I asked some friends online what questions and problems they had regarding technology and rebranding. This is what I got:

"If I set up my old site to forward to my new site what happens to all the old blog posts?"

"My client is definitely worried about SEO — she’s spent years building a photography blog and doesn’t want to lose the Google ranking."

"I get really tripped up every time I move hosts or set up a new domain name."

The funny thing is that I see many conversations online about rebranding, and I get involved in a lot of them — but I don’t get that many rebranding clients. In fact, many people that I see discussing rebranding often end up making do with what they have or staying with their existing systems. Why?

Many business owners are afraid of rebranding.

Instead of seeing the possibilities of a rebrand, they only see the problems. They get overwhelmed and frustrated before they even begin! I hear reasons like:

  • All of my old backlinks will die.
  • I will lose all of my "Google juice".
  • I’ll be stuck using 3 different e-mail addresses.
  • I will lose my G+ circles.
  • No one will be able to find my new content.
  • I will lose my old blog posts.
  • I will have to start over from the beginning.

What if I told you that it was possible to minimize or eliminate all of those problems? Would you get excited about rebranding then?

Let’s dive in then!

Note: Some of this will require technical knowledge or assistance. I didn’t say it was going to be easy, but I do want you to know that it is possible! And if you ever need help, just ask!

Your Old Blog Posts & Web Pages

If you are going to redesign your site, the first thing you should do is migrate your current site into the new development site.

Done For You (DFY): Ask your designer to move a copy of your old site to the development directory before the redesign starts.
Do It Yourself (DIY): Use WP Migrate DB (available in free and pro versions) to export the entire database and then import it into a new WordPress install.

If you didn’t do this before you started the redesign, you can also try exporting just the posts by going to Tools>Export in the wp-admin, and then reversing that by using Tools>Import on your development site. This isn’t preferred though, because you can lose crucial information like SEO data.

Your Backlinks

You can just redirect your old URL to your new one in entirety but that sometimes doesn’t help people looking for specific content. What if they clicked on a link for your-old-domain.com/cool-story and were redirected to your-new-domain.com/ … would they be able to find the new location?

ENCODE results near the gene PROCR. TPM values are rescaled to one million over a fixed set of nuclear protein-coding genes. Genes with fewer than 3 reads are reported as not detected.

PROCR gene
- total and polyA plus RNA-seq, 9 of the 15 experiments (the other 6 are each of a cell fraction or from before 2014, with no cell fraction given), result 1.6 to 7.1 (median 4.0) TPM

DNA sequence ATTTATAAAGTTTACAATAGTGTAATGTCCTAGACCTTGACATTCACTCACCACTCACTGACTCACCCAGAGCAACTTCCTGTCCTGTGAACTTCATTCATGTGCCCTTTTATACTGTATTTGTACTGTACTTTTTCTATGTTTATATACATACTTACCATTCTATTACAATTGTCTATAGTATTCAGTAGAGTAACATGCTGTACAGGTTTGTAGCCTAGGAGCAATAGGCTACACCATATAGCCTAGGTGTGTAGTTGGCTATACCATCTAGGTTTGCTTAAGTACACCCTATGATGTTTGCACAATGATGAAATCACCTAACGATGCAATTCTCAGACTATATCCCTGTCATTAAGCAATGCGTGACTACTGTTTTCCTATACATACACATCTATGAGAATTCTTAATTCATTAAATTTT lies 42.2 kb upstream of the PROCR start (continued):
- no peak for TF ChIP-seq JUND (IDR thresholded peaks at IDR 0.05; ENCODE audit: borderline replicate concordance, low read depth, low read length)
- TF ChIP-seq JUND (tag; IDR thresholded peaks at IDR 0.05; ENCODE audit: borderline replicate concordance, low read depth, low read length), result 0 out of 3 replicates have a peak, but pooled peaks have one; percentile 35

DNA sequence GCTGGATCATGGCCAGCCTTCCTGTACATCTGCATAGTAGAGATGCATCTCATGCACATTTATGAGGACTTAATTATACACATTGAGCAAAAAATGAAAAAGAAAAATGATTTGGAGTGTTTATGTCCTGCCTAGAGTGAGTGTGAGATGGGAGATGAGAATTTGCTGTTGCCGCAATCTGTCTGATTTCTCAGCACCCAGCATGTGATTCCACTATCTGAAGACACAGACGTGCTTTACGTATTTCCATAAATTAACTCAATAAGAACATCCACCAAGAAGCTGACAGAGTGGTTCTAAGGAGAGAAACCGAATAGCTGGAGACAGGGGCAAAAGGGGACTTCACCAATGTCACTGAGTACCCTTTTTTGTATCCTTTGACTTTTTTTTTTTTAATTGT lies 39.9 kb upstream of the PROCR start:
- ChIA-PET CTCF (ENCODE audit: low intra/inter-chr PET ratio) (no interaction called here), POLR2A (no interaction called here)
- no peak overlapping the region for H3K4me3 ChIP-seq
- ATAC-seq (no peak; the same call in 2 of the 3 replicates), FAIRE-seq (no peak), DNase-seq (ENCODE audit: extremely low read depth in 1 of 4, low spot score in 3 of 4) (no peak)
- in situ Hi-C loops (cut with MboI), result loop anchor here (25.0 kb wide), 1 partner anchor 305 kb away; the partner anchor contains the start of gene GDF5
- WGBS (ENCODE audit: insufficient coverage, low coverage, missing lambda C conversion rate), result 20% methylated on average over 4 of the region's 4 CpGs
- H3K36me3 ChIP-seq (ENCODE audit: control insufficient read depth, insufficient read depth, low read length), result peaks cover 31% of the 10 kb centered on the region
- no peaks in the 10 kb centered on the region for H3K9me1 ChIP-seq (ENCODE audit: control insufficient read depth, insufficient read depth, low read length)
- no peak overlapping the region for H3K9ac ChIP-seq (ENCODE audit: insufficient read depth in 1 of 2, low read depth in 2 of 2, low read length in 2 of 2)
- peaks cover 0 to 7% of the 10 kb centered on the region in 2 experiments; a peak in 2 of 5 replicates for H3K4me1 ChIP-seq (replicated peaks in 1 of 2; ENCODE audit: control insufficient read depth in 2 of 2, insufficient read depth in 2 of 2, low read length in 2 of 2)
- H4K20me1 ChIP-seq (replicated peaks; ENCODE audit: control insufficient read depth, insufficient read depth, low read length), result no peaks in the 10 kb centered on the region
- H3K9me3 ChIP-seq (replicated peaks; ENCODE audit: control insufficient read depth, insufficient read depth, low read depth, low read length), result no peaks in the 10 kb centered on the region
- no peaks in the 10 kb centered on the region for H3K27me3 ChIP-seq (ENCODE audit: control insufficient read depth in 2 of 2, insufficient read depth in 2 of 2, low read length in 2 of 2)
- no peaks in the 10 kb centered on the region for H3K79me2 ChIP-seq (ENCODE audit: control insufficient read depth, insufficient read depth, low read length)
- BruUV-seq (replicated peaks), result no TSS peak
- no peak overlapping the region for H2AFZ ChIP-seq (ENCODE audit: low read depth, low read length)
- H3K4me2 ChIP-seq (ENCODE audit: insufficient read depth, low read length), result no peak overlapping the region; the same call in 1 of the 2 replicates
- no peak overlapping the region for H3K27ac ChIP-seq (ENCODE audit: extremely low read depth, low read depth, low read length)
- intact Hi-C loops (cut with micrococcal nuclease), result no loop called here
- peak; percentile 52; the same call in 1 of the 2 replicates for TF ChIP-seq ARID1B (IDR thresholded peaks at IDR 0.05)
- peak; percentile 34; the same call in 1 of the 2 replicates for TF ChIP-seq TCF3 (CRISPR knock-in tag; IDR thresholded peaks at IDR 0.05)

DFY: Create a spreadsheet or Google Sheet for your redirects and then contact a developer or your host to set up an htaccess file. To create this file, you need 2 columns: the first one is the starting URL (without the domain part) and the second one is the destination URL (the full URL). So for example, if you wanted http://old-domain.com/about-me/ to redirect to http://new-domain.com/about/, you would put "/about-me/" into the first column and "http://new-domain.com/about/" into the second one. Then give this spreadsheet to your developer to set up your redirects!
DIY: Use a plugin that does 301 redirects (like this) to help people find their way from old to new content, or follow the DFY instructions and then create your own htaccess file. It’s more time consuming and perhaps more limiting on options (depending on your technical skills), but it would work.

Your E-mail

The best thing you can do for your business is to move to an external e-mail service like Google Apps because it is not connected to your hosting and gives you independent control of your e-mail service — but whether or not you do, you can combine your e-mail into one. You’ll first want to pick ONE e-mail address or account you will be using for all of your correspondence. Then&hellip:

DFY: Have your developer transfer all of your e-mail into the one account, and then set up all other e-mail addresses to forward to that account for all new mail.
DIY: Get the other e-mail into the one you chose, usually by POP/IMAP transfer (such as adding additional accounts to your gmail) or by migration (see the Migrator App below). Once the e-mail is transferred, set up the other accounts to automatically forward all new incoming mail to your new account.

Your Google Apps Account

You can combine your Google accounts into one or move from your old domain to your new one! There will be no more confusing, multiple accounts for you.

DFY: Have your developer transfer all of your e-mail, calendar and Drive documents into your new account, and then set up appropriate redirects and initiate a G+ profile transfer.
DIY: Use the Backupify Migrator to move your existing e-mail, calendar and Drive documents into your new account. If you have more than one account, you’ll need to purchase in a pack of 10. You’ll then need to initiate a G+ profile transfer.

Google is discontinuing the ability to transfer your G+ profile as of December 4, 2014 — so if you want to rebrand and move your profile, now is the time to do it!

What if you did it "wrong"?

Don’t worry, all hope is not lost. There probably is some way of sorting it out. Just contact me or post a question below, and we’ll see what we can do to make it work.

The important point is this: Don’t let your fear or overwhelm of the technology hold you back. If your current brand is not meeting your needs, then it’s time to change it. The technology is there to help you make it happen.

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